"Despite the pandemic and pause in our hands-on training for more than a year, the Driving Skills for Life team continued working to improve driving safety by offering virtual instructional activities and launching a new 'Daily Drive' podcast," said Jim Graham manager, Ford Motor Company Fund.
"However, nothing can replace in-person, behind-the-wheel training, and we are looking forward to safely resuming our hands-on training clinics."
$60 Million Long-Term Investment
Since 2003, Ford Fund has invested more than $60 million in its Ford Driving Skills for Life program and provided free, advanced driver education to more than 1.25 million newly licensed teen drivers in all 50 U.S. states and 46 countries worldwide. For more information and updates on tour locations as well as COVID-19 safety protocols, visit drivingskillsforlife.com.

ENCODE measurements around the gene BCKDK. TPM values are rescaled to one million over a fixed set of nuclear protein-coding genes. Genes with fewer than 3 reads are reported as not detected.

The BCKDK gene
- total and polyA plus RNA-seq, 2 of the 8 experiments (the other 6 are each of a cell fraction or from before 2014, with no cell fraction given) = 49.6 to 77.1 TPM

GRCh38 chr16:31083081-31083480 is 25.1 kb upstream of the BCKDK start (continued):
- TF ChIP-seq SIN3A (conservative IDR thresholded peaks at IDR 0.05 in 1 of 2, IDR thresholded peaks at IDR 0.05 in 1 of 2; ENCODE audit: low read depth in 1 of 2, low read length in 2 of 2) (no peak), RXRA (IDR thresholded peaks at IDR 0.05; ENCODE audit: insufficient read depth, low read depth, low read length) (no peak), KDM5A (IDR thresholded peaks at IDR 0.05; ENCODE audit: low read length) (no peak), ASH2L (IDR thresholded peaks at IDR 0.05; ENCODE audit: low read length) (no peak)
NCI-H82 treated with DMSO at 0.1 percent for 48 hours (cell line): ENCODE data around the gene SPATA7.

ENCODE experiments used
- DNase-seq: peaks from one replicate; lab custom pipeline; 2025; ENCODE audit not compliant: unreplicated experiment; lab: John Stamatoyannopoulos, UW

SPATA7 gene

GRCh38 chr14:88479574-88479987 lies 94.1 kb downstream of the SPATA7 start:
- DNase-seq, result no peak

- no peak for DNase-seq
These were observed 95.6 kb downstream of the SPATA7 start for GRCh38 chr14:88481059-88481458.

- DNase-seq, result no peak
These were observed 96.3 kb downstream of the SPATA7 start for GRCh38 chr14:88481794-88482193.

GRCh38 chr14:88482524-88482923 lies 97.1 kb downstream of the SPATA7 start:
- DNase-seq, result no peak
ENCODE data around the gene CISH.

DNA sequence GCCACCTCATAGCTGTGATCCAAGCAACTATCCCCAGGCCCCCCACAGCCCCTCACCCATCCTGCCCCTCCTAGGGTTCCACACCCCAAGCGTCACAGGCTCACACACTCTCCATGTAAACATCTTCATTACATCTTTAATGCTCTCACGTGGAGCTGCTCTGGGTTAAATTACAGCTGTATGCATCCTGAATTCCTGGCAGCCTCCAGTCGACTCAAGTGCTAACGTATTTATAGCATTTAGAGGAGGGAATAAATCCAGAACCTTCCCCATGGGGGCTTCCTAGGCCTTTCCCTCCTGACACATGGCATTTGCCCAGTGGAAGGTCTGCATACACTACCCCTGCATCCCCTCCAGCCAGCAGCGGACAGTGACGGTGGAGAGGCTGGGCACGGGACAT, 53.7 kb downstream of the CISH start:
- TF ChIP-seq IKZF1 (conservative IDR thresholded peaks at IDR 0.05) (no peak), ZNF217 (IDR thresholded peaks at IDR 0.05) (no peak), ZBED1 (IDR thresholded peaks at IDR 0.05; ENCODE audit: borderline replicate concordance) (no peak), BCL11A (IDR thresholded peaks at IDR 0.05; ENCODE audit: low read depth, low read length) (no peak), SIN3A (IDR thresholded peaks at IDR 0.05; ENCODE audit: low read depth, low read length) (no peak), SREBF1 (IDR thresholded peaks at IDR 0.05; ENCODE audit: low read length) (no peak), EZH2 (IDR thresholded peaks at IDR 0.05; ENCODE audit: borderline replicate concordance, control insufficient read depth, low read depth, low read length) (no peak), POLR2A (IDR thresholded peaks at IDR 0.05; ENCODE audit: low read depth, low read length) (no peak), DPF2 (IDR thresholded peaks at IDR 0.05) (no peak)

Marc Stern has been an automotive writer since 1971 when an otherwise normal news editor said, "You're our new car editor," and dumped about 27 pounds of auto stuff on my desk. I was in heaven as I have been a gearhead from my early days. As a teen, I spent the usual number of misspent hours hanging out at gas stations Shell and Texaco (a big thing in my youth) and working on cars. From there on, it was a straight line to my first column for the paper, "You Auto Know," an enterprise that I handled faithfully for 32 years. Not too many people know that I also handled computer documentation for a good part of my living while writing YAN. My best writing, though, was always in cars. My work has appeared in venues including Popular Mechanics, Mechanix Illustrated, AutoWeek, SuperStock, Trailer Life, Old Cars Weekly, Special Interest Autos, and others. You can follow me on: Twitter or Facebook.